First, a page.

State Route 587 in Arizona

State Route 587 in Arizona

Get started I-10
End Chandler
Length 6 mi
Length 10 km

According to a2zdirectory, State Route 587 is a state route in the U.S. state of Arizona. The road forms a short north-south route on the south side of the Phoenix metropolitan area, from Interstate 10 to State Route 87 on the county line in Chandler, a large suburb of Phoenix. The road is 10 kilometers long and handles 17,000 vehicles daily.

Northern Parkway

Get started El Mirage
End Glendale
Length 12 mi
Length 20 km
Sarival Road

Reems Road

Litchfield Road

Dysart Road

Not to be confused with the Northern State Parkway in New York.

The Northern Parkway is a parkway and freeway in the U.S. state of Arizona, located in the Phoenix region. The highway forms an east-west route through the western suburbs and has a planned length of 20 kilometers.

Travel directions

The Northern Parkway is part of Northern Avenue, an east-west connection from Loop 303 to US 60 in Glendale. Halfway through you cross the Loop 101. Only the western part between Loop 303 and Dysart Road is a freeway, the rest is an urban arterial. The highway has 2×3 lanes.

Road number

Northern Parkway is built through Maricopa County and therefore has no road number.


According to allpubliclibraries, in 2003, the first plans arose to upgrade Northern Avenue in Maricopa County to a freeway. The cost was then estimated at $307 million. In 2004, a local VAT increase in Maricopa County was approved to build the highway, but after costs increased further in 2006, it was decided to use the revenue from the VAT increase to run the western part, and the will be financed differently for the rest of the route. The interchange with Loop 303 opened in late 2013, as did the carriageways up to Dysart Road, but the flyovers at Reems Road and Litchfield Road were still missing. These were completed in January 2015.


The remainder of the route will be constructed in phases between 2015 and mid-2024, including the flyovers at Reems Road and Litchfield Road. The first section between Dysart Road and 111th Avenue should be opened by mid-2022.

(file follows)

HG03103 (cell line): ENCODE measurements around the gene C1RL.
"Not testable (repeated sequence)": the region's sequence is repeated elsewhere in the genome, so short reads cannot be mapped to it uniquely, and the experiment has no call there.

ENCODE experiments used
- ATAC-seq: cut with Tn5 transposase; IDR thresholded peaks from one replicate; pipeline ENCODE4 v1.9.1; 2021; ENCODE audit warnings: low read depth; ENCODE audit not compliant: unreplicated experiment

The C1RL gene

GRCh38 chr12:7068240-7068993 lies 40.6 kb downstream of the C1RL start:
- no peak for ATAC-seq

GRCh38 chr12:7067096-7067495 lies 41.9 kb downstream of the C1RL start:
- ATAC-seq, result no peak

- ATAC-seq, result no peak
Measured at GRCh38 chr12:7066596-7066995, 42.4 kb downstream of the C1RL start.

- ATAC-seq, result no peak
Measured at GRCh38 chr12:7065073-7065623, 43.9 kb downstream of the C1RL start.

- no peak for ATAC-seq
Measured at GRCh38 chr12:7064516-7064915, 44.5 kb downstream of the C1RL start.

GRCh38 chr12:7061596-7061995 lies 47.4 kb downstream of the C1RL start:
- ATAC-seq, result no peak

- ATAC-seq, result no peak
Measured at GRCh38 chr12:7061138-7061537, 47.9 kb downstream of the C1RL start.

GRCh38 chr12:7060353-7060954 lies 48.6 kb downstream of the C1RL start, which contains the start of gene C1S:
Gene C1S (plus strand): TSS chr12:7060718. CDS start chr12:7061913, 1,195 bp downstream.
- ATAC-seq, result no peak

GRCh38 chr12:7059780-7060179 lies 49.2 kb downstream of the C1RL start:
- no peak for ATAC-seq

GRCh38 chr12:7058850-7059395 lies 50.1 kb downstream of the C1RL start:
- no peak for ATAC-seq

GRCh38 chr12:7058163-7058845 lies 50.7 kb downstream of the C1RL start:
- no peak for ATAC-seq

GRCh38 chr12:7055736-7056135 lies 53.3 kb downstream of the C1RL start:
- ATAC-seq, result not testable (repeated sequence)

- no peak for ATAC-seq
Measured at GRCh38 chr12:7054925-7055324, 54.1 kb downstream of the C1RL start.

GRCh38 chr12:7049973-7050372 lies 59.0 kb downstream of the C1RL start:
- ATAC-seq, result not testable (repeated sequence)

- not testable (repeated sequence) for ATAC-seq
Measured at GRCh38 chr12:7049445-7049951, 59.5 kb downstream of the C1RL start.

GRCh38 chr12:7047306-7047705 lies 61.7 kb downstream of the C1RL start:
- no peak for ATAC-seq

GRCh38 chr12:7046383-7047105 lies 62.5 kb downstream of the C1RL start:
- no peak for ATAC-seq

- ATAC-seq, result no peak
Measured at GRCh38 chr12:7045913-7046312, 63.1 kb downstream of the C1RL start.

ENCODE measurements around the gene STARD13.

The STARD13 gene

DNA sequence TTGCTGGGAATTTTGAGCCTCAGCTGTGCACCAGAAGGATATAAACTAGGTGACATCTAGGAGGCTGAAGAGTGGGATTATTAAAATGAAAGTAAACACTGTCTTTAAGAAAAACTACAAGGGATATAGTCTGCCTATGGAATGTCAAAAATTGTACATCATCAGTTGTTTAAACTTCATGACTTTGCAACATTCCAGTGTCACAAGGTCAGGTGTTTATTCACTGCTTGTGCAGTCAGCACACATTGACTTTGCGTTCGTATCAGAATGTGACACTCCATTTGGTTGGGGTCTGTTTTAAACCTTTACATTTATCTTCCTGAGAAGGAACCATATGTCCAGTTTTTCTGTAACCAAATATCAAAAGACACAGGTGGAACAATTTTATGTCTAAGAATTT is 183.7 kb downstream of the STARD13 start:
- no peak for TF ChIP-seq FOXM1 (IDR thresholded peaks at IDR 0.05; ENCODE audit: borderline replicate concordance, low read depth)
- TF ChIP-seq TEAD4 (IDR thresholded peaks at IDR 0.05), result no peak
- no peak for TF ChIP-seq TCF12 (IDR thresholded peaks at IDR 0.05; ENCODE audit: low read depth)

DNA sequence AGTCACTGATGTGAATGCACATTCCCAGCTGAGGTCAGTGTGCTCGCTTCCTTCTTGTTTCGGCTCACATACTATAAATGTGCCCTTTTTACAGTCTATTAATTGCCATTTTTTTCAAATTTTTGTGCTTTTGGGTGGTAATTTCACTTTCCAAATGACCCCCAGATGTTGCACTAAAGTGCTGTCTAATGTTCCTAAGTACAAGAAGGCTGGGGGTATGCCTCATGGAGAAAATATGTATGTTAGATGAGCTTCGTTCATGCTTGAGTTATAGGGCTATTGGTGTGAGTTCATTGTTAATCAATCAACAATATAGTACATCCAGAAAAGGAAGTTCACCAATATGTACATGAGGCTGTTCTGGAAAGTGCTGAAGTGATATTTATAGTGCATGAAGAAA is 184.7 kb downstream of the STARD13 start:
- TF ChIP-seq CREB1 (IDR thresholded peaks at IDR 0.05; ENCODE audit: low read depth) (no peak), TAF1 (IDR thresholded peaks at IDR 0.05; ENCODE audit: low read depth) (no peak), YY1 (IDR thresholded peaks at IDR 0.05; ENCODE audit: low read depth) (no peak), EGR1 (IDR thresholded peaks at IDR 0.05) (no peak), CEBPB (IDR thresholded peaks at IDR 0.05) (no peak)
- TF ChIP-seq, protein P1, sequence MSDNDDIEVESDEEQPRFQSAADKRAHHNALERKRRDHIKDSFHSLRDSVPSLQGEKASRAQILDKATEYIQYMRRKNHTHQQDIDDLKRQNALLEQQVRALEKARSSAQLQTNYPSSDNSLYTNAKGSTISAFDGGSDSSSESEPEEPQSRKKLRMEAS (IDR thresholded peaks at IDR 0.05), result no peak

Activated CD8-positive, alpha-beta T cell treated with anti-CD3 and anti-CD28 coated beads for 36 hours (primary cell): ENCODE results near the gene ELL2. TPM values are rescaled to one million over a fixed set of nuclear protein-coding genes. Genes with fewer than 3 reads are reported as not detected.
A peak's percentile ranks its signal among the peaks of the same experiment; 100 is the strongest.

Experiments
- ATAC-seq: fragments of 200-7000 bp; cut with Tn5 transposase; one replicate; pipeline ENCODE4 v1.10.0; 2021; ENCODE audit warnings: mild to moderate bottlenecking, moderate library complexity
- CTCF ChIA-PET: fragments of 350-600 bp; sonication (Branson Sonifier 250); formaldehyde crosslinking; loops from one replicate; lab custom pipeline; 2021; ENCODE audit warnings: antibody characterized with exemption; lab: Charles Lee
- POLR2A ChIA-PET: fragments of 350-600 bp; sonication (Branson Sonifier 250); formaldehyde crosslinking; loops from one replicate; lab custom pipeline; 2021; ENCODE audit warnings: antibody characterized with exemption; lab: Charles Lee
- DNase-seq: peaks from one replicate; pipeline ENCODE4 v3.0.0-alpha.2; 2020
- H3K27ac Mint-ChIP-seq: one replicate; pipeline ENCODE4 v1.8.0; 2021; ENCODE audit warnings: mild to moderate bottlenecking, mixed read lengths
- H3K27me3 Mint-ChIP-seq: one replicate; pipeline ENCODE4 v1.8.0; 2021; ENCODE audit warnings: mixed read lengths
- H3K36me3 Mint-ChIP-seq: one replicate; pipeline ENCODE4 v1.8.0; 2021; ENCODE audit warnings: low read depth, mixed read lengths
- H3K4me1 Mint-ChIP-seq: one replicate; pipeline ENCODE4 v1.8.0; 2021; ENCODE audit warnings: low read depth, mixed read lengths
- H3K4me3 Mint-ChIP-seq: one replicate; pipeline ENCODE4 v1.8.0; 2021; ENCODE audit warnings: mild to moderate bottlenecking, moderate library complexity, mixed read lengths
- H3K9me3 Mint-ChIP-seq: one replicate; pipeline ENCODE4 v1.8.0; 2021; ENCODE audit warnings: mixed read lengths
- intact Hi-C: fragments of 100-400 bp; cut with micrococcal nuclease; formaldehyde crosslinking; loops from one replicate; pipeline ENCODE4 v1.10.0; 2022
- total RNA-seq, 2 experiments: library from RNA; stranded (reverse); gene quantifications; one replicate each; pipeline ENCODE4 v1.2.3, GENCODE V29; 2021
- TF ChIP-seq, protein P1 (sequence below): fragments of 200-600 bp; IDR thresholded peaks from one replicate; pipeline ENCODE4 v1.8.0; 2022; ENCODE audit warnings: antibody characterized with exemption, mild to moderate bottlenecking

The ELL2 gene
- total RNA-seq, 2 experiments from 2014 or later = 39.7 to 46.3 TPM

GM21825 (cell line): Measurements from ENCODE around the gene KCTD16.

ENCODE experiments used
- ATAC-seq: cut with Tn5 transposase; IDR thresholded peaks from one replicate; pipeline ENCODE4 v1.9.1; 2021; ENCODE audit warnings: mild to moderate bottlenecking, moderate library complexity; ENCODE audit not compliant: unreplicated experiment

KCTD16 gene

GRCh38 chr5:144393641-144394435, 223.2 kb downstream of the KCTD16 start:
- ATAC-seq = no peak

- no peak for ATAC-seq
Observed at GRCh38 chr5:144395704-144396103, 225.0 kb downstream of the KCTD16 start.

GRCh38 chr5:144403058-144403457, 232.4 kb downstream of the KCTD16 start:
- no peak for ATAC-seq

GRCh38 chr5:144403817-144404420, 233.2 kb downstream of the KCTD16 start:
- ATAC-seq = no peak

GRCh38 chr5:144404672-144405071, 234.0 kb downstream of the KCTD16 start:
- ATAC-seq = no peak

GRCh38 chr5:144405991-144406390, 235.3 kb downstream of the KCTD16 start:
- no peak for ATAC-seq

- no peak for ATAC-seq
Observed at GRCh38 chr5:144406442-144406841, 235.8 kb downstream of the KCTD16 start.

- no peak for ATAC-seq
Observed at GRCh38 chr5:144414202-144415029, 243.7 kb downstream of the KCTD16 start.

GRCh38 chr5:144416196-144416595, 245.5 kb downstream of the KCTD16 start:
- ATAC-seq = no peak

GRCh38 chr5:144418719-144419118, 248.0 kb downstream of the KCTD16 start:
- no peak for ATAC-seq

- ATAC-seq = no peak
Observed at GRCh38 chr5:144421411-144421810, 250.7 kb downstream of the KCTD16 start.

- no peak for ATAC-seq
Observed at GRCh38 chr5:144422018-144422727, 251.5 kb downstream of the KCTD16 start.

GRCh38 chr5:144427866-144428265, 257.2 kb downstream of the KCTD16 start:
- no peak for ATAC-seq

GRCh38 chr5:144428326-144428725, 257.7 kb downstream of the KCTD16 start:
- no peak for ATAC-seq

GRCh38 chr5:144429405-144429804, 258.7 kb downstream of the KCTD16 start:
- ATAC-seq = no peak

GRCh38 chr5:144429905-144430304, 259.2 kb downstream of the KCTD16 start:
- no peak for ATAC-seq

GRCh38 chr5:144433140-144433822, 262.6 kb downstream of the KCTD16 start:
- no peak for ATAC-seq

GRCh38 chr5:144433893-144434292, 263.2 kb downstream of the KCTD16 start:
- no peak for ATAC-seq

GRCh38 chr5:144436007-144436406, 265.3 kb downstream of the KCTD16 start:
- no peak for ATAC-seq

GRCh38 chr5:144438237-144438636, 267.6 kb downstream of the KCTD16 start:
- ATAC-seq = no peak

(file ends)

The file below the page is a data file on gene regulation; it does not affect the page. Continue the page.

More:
Phoenix HOV system

The Phoenix HOV system is a network of HOV lanes in the Phoenix, Arizona metropolitan area. HOV lanes are lanes for carpoolers and buses and are normally the leftmost lane. Most freeways in the Phoenix area have HOV lanes, it is one of the larger networks in the United States. In 2013, Phoenix had approximately 525 kilometers of HOV lanes.



HOV lanes

HOV lanes come in 5 different shapes;

  • separated by a barrier
  • separated by a buffer strip
  • separated by single mark
  • separated alternating lane
  • emergency lane

Most HOV lanes in the Phoenix area are separated by single marking or a buffer lane. Detached HOV lanes are rare. In Arizona, solo drivers driving a hybrid car are also allowed to use the HOV lanes. All HOV lanes in the state of Arizona are in Maricopa County, which includes the city of Phoenix. There are also no HOT lanes in Arizona.


The first proposals for HOV lanes in the Phoenix area came from the private sector in the form of HOT lanes. In 1993, a consortium proposed building HOT lanes along Interstate 10. In 1997, HOT lanes were proposed along US 60 in Mesa. In 1997 and 1998, ADOT proposed building HOT lanes along I-10 and I-17, but none of these proposals were implemented.

An extensive network of HOV lanes has been constructed, most of them after 2000. The oldest HOV lanes were probably those of the I-10 near downtown, when this tunnel route was opened in 1990. After that, HOV lanes were built along I-10 to Loop 101 to the west and Loop 202 to the south, as well as I-17 from I-10 north to Loop 101 and US 60 on the westbound stretch through Mesa.

In 2004 an extensive network of HOV lanes was financed with Proposition 400, in the plan 930 kilometers of lanes were constructed and on top of that 480 kilometers of HOV lanes, which more or less comprise the entire urban highway network. The HOV lanes also became more advanced in this plan, with direct HOV connections between highways, for which junctions had to be expanded. Between 2005 and 2012, large-scale HOV lanes were constructed along the entirety of Loop 101 and the western portions of Loop 202, as well as SR-51 and I-17 further north to SR-74, as well as the remaining portion of US 60 through Mesa. .


Until 2025, HOV lanes must also be realized on all remaining highways, these projects are all financed from Proposition 400. After 2020, direct HOV connections between the highways must also be built at important junctions, in 2005 the costs were estimated at more than $ 400 million. A total of $1.1 billion must be invested in the HOV system between 2005 and 2026. When these projects are completed, Phoenix will have one of the most comprehensive HOV systems in the United States. No other urban area has such a large share of the network with HOV lanes as Phoenix.

HOT / Express lanes

The construction of HOT lanes or express lanes is currently being kept open as an option, but has not yet been specifically planned. Phoenix is ​​the largest metropolitan area in the United States where there are no toll roads.

State Route 587 in Arizona